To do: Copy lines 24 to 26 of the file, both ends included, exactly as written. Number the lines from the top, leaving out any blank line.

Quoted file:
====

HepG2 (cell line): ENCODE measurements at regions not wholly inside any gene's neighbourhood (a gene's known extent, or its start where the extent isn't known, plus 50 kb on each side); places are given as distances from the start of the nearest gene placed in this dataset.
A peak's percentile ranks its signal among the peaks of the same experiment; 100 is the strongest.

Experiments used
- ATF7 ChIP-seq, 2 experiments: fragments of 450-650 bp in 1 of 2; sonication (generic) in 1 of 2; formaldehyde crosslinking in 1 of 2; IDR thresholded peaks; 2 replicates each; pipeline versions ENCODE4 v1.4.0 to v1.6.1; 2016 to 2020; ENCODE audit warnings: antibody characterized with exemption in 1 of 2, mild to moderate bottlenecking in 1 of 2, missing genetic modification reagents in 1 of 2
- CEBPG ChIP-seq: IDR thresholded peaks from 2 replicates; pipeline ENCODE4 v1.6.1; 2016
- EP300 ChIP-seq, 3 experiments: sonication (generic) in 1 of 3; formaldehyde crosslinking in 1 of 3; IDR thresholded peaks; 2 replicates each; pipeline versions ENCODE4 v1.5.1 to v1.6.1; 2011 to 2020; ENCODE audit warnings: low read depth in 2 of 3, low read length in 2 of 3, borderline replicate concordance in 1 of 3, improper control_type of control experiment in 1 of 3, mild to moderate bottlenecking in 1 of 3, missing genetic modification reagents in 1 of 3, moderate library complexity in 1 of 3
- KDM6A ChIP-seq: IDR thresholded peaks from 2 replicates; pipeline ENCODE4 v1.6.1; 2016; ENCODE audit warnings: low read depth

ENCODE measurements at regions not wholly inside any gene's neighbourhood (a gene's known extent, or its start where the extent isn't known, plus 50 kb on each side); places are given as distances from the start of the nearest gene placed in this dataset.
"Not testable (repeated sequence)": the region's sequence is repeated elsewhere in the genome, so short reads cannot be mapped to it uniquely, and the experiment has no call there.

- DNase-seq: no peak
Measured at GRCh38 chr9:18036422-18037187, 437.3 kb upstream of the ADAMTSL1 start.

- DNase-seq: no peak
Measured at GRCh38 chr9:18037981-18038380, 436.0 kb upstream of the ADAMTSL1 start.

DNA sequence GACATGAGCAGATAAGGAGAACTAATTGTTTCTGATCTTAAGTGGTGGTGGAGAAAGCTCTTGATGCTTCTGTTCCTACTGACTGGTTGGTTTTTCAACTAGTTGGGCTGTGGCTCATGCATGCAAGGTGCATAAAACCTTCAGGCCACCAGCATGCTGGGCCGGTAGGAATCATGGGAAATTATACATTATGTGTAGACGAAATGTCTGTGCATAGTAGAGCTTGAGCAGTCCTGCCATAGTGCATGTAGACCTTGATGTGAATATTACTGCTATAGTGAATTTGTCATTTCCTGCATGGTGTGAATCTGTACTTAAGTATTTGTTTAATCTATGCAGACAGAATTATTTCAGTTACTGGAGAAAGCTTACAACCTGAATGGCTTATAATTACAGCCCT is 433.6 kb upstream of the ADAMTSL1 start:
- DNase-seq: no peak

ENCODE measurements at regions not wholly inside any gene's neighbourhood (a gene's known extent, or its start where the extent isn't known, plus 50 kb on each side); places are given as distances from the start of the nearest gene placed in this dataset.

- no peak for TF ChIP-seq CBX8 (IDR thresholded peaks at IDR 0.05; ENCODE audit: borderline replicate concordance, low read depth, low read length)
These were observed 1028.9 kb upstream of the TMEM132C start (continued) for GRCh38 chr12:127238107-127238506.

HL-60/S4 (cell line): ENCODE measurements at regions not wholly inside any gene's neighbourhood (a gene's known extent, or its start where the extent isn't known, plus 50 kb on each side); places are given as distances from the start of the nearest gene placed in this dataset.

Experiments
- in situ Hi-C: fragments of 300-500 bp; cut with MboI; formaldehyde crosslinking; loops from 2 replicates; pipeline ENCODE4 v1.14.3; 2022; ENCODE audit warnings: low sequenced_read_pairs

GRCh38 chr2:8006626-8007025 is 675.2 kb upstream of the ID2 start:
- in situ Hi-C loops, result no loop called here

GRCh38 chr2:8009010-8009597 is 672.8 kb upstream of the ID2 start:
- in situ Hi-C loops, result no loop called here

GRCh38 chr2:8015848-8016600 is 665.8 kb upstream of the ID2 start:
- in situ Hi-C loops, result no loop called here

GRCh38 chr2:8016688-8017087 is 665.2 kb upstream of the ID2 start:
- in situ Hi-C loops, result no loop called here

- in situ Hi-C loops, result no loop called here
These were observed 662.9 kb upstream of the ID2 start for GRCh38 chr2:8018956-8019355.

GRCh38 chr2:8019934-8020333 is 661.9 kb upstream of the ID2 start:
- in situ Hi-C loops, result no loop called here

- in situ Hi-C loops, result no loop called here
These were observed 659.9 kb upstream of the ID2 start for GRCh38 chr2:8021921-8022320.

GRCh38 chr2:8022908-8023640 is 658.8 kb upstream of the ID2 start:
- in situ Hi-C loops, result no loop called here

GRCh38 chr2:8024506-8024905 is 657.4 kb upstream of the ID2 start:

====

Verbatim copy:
GRCh38 chr2:8009010-8009597 is 672.8 kb upstream of the ID2 start:
- in situ Hi-C loops, result no loop called here

GRCh38 chr2:8015848-8016600 is 665.8 kb upstream of the ID2 start: